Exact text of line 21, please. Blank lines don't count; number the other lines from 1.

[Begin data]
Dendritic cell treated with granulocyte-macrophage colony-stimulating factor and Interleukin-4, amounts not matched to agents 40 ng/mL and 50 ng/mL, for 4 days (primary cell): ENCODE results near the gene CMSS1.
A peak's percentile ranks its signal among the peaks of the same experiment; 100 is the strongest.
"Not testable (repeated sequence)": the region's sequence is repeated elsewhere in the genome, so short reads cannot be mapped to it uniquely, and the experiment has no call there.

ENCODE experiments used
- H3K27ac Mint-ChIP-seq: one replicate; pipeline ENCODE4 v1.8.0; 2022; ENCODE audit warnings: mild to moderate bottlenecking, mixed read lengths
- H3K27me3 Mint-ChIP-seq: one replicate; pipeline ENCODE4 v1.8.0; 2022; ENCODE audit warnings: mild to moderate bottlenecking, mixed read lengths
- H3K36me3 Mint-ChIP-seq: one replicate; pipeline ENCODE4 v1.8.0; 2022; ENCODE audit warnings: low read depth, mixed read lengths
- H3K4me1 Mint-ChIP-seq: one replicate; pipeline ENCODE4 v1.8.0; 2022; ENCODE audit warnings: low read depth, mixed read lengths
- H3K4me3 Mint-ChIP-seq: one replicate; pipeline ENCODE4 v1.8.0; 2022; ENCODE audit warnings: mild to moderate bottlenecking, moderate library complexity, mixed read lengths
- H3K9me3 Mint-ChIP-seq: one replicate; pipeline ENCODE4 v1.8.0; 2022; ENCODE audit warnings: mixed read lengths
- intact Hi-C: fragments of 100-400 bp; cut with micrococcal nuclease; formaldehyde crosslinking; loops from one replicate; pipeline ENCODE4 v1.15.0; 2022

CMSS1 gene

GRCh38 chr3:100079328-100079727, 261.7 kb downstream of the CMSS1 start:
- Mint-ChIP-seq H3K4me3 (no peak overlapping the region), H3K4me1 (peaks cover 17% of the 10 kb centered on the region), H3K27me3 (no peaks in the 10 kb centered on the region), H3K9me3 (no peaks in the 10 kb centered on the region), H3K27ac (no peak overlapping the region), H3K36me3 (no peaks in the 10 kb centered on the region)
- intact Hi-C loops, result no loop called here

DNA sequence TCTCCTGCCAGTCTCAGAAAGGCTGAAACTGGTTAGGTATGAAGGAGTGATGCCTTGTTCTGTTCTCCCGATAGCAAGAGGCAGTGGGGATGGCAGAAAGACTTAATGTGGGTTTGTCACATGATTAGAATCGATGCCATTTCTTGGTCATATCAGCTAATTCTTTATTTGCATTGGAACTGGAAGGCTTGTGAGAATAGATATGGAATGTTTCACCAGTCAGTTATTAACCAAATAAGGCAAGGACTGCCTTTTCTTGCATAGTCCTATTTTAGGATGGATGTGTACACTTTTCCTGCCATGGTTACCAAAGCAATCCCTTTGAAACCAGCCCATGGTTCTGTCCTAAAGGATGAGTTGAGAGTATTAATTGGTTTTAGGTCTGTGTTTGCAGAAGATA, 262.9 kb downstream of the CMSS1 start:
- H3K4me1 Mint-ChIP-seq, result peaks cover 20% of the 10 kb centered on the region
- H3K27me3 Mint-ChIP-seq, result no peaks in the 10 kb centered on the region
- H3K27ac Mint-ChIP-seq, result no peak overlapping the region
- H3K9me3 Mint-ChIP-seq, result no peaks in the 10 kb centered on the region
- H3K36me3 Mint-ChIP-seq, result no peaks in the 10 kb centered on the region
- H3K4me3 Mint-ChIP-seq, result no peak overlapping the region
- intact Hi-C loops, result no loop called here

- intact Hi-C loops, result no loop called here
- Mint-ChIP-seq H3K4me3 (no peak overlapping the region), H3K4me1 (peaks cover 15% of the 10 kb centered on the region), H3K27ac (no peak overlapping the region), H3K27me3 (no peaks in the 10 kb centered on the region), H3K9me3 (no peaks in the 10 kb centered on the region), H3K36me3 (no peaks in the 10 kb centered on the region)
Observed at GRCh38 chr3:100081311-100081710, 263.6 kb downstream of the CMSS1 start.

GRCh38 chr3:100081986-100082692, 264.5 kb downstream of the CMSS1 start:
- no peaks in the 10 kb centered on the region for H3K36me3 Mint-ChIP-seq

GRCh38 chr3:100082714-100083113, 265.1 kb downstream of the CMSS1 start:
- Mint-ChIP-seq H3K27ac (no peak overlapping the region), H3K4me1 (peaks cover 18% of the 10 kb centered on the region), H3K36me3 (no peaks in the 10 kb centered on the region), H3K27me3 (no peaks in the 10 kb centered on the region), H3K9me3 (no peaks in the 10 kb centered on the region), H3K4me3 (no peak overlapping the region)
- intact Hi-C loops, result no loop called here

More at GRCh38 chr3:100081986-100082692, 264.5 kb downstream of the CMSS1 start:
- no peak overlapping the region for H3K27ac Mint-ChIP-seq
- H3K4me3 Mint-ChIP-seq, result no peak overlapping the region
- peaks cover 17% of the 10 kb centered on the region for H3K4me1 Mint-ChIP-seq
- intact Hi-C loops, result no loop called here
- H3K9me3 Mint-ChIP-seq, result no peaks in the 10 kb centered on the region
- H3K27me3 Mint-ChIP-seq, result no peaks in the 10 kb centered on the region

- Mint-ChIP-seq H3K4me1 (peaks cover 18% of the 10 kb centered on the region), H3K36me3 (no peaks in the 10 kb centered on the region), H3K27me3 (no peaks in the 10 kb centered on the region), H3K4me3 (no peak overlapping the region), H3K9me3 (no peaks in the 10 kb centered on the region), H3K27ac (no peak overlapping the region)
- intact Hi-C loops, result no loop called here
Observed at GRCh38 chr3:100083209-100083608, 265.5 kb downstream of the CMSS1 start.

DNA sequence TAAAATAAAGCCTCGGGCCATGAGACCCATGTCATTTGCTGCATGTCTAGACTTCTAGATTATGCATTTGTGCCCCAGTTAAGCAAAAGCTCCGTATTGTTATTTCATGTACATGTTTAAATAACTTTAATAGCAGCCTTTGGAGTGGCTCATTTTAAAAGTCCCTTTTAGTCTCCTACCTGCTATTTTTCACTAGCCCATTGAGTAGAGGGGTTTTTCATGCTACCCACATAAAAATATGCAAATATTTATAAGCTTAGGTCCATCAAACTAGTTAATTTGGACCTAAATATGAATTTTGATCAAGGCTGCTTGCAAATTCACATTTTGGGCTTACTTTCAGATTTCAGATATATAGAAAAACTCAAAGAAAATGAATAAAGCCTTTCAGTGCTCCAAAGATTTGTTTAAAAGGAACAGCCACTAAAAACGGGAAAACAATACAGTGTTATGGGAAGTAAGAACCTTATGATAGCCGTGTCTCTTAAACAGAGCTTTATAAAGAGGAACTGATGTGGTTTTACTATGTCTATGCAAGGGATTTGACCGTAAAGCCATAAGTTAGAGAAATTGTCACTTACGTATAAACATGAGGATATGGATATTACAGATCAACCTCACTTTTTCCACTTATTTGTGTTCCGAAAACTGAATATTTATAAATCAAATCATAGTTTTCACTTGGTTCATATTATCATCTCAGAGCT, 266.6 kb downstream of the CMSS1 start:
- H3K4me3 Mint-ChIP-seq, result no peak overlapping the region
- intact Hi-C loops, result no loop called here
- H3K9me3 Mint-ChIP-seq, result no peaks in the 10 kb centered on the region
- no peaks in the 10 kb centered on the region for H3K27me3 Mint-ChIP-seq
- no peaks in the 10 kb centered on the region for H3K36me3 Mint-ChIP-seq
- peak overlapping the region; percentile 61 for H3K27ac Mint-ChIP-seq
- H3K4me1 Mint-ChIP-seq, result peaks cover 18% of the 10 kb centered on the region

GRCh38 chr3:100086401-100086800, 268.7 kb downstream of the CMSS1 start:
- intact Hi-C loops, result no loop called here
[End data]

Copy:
- H3K36me3 Mint-ChIP-seq, result no peaks in the 10 kb centered on the region